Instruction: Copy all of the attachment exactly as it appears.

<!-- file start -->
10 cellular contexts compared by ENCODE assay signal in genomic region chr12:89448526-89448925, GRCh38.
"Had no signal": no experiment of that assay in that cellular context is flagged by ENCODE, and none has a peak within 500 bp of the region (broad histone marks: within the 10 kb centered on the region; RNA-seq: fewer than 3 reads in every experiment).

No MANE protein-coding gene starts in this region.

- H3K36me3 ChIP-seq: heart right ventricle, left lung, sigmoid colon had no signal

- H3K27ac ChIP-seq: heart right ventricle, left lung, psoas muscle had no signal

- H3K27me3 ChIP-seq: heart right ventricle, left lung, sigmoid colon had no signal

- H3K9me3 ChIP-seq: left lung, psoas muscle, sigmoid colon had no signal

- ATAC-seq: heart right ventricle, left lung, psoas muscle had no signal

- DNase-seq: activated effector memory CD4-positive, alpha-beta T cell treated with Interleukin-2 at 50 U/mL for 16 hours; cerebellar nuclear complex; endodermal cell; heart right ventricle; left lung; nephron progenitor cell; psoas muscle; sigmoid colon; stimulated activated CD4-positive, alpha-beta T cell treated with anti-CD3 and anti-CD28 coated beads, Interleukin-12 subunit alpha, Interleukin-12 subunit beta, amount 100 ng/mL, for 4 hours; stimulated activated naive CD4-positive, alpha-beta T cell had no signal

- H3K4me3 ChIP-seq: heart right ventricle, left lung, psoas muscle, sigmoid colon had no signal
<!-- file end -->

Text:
10 cellular contexts compared by ENCODE assay signal in genomic region chr12:89448526-89448925, GRCh38.
"Had no signal": no experiment of that assay in that cellular context is flagged by ENCODE, and none has a peak within 500 bp of the region (broad histone marks: within the 10 kb centered on the region; RNA-seq: fewer than 3 reads in every experiment).

No MANE protein-coding gene starts in this region.

- H3K36me3 ChIP-seq: heart right ventricle, left lung, sigmoid colon had no signal

- H3K27ac ChIP-seq: heart right ventricle, left lung, psoas muscle had no signal

- H3K27me3 ChIP-seq: heart right ventricle, left lung, sigmoid colon had no signal

- H3K9me3 ChIP-seq: left lung, psoas muscle, sigmoid colon had no signal

- ATAC-seq: heart right ventricle, left lung, psoas muscle had no signal

- DNase-seq: activated effector memory CD4-positive, alpha-beta T cell treated with Interleukin-2 at 50 U/mL for 16 hours; cerebellar nuclear complex; endodermal cell; heart right ventricle; left lung; nephron progenitor cell; psoas muscle; sigmoid colon; stimulated activated CD4-positive, alpha-beta T cell treated with anti-CD3 and anti-CD28 coated beads, Interleukin-12 subunit alpha, Interleukin-12 subunit beta, amount 100 ng/mL, for 4 hours; stimulated activated naive CD4-positive, alpha-beta T cell had no signal

- H3K4me3 ChIP-seq: heart right ventricle, left lung, psoas muscle, sigmoid colon had no signal